State of Rapid Change

Cedar Rapids - 2011
Written by Phil Johnson
Directed by Miguel Arteta

In a sentence never uttered before in human history; Cedar Rapids is fast becoming my new "happy place."  Not the city, mind you, but the film.  It has joined the ranks of Wonder Boys and Almost Famous as one of my comfort comedies.  Like those films, Cedar Rapids is filled with beautifully flawed human characters crashing into each others' lives and coming out something new.

This is Ed Helms' movie.  The "aw shucks" naivete of his characters from The Daily Show, The Office and The Hangover reach their purest (least obnoxious) and most endearing form here in his character, Tim Lippe.  Tim, an insurance agent from small town Wisconsin, is the far-more-dependent partner in a relationship with his former 7th grade teacher (Sigourney Weaver).  Called upon at the last minute to defend his agency's award-winning status at the regional convention of insurers, Tim is forced to leave the familiar comfort of his town for the eye-opening and corrupting influences of the "big city."

At the convention, he makes a new collection of friends, albeit with varying levels of hesitation.  The first is hotel prostitute Bree (Alia Shawkat from Arrested Development), whose come-on Tim completely fails to recognize, offering her a butterscotch candy instead of a cigarette.  The next is convention roommate Ronald Wilkes (Isiah Whitlock Jr.).  They're joined by obnoxious fellow agent Dean Ziegler (John C. Reilly), who Tim's boss has specifically warned him to avoid.  And finally there's Joan Ostrowski-Fox (Anne Heche) whose brashness intrigues and befuddles Tim, and who is herself intrigued and befuddled by his earnestness.

Throughout the weekend, each of the characters gets an opportunity to defy expectations.  Well, maybe not Bree (who, one must admit, exists primarily as a plot device), although she does bail on a potentially profitable convention night to take Tim to house party, but the four insurance agents each get at least one scene to play against character.

 What struck me most on my recent viewing was that four main characters (Tim, Ronald, Deanzie and Joan) each represent our own anxieties about ourselves.  Tim isn't just earnest; he's the clueless naif we each fear ourselves to be when we make ourselves vulnerable to something new, to the world that is bigger than our own back yard.  Ronald is the boring person we fear we are in small talk.  Dean is the overbearing doofus that we worry others will see us as when we speak with confidence, whether real or feigned.  Joan was a little harder to figure out, but I think she's how lost we can feel in our own lives -- overwhelmed but incomplete by living up to expectations and unconvinced by our own self-assurance.  Together, the four of them create a kind of balance, and their acceptance of each other creates a kind of balance between them.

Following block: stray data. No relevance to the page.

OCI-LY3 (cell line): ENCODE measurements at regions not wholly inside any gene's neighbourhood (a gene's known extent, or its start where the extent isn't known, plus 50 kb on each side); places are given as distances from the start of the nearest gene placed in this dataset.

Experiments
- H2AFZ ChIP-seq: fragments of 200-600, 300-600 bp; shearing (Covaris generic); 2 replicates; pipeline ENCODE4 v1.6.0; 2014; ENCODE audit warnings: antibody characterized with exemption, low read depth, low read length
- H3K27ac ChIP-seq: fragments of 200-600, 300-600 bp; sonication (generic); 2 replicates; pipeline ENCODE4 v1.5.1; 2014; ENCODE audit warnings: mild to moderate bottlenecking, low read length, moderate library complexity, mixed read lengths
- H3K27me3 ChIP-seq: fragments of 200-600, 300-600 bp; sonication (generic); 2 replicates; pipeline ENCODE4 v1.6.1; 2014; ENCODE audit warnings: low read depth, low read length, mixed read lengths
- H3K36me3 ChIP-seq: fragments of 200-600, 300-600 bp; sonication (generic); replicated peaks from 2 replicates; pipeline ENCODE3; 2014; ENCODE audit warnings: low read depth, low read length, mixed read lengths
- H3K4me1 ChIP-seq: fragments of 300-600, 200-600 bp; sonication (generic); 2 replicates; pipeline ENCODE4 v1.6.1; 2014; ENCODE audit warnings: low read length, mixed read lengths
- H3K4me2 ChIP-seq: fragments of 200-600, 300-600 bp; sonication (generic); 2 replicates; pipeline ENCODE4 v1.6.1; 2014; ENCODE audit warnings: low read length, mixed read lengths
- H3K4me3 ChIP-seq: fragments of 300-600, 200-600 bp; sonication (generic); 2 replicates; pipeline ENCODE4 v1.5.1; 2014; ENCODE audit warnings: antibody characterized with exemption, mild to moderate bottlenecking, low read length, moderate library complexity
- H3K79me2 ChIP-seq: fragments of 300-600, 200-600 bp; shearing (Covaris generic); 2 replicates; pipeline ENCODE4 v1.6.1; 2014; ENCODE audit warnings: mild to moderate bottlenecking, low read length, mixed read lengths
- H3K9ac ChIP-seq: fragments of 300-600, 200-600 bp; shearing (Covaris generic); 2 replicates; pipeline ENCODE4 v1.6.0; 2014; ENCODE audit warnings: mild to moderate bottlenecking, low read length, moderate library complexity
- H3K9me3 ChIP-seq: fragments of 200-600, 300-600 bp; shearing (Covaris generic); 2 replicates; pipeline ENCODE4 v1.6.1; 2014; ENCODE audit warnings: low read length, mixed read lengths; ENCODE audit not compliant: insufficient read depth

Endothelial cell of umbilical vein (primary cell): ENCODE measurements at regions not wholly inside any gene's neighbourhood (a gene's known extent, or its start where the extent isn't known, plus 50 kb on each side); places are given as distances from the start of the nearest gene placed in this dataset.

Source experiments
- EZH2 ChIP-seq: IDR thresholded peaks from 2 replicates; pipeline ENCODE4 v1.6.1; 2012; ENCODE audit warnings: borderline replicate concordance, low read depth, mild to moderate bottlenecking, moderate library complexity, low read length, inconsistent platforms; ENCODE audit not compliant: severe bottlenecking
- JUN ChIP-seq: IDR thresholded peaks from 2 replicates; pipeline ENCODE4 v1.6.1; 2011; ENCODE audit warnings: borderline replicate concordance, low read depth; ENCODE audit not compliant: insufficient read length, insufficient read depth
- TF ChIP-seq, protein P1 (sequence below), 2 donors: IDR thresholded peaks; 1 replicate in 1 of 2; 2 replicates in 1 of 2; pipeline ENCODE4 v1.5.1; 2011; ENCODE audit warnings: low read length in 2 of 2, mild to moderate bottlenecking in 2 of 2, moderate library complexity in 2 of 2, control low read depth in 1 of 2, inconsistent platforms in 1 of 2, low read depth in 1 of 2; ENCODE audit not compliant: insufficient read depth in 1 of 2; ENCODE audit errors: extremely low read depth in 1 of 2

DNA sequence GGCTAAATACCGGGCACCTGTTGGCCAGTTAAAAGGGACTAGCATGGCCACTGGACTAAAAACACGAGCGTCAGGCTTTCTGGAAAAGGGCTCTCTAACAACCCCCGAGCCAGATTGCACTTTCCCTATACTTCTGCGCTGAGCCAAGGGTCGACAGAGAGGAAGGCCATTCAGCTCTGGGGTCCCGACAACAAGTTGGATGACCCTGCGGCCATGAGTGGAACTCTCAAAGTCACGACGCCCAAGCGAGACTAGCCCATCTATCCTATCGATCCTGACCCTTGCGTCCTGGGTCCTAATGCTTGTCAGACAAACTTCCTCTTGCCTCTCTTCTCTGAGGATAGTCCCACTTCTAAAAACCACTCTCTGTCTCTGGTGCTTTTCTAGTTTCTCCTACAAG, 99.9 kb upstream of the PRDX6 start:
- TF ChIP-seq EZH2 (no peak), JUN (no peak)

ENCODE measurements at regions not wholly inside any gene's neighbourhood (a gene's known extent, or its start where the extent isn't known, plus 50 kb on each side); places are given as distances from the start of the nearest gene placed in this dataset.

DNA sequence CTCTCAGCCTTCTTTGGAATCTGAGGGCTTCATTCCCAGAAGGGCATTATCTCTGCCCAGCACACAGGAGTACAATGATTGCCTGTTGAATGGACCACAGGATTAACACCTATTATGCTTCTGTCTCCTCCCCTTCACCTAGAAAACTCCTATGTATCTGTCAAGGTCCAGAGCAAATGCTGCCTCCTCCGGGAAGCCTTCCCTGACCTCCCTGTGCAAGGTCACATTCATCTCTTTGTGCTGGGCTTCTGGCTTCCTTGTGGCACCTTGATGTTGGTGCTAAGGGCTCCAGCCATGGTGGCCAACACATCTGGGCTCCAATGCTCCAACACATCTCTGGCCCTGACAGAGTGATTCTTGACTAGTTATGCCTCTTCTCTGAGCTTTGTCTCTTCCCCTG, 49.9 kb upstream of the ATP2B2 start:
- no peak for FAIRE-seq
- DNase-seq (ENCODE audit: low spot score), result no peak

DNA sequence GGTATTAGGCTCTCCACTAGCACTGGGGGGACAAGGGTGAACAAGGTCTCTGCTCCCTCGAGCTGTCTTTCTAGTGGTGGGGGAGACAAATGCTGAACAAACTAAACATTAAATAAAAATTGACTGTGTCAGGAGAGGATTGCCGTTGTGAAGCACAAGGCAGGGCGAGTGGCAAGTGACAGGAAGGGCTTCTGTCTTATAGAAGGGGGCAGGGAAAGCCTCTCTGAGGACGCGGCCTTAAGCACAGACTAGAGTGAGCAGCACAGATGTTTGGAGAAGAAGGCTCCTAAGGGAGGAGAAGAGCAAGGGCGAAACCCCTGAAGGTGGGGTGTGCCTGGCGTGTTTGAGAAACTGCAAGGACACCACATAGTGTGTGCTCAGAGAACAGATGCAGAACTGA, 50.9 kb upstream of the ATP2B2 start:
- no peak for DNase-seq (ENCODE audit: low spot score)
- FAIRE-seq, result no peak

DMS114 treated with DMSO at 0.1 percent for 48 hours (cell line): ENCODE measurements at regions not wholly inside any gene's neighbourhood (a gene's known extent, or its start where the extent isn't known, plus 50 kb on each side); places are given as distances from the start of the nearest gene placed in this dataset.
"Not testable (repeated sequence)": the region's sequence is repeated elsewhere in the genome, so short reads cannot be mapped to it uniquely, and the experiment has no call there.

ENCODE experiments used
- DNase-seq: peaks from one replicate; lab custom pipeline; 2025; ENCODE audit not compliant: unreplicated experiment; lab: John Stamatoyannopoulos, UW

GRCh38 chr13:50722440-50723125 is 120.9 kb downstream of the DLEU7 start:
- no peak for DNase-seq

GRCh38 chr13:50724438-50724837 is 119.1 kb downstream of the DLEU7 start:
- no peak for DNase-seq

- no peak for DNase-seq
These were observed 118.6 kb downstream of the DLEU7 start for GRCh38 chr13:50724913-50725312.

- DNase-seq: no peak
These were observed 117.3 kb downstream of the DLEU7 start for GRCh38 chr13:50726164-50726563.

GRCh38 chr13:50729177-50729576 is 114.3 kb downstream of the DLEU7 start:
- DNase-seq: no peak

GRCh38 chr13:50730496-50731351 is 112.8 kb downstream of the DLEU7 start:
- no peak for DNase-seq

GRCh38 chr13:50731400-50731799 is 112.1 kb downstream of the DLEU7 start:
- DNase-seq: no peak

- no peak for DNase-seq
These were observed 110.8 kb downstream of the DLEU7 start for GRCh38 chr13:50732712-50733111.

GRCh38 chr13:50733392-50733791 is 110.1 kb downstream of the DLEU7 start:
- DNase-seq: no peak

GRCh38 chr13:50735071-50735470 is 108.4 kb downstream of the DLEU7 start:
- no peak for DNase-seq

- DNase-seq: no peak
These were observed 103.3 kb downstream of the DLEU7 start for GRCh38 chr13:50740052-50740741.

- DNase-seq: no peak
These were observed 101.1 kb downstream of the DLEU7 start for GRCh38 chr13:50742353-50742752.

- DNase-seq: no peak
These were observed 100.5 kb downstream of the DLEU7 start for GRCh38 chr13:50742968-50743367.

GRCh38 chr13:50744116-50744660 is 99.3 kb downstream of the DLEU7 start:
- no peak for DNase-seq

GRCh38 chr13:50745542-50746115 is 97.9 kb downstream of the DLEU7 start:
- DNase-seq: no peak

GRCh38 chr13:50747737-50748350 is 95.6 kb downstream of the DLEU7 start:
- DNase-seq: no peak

And mayhem.  Don't get me wrong, it's not all cuddles.  The way they rub against each other leads to all kinds of internal and external conflict, but through it, they learn to accept and rely on each other thus becoming something new, something whole.

The movie is packed with rock-solid character actors.  Beyond Helms, Reilly, Heche, Whitlock, Shawkat and Weaver, Stephen Root (News Radio) and Kurtwood Smith (Robocop, That 70s Show) represent Tim's rock-and-a-hard-place.  Tom Lennon and Rob Corddry both appear in almost cameo roles, but Lennon's character -- and the seamy circumstances of his death early in the film -- thread through much of what happens later.

Cedar Rapids never resorts to the squirmy Comedy of Discomfort that has become the trend in "edgy" and "indy" comedy.  There's shame and embarrassment aplenty, but it's the result of Tim's earnestness coming into conflict with the big nasty world.  He doesn't always do the right things, but he does the wrong things for the right reasons.  His pains are growing pains, and his weekend of confronting his own fears and misconceptions about the world and the wild ride that ensues turn out to be one of those life-changing experiences that strike from out of the blue when we venture beyond the fields we know.

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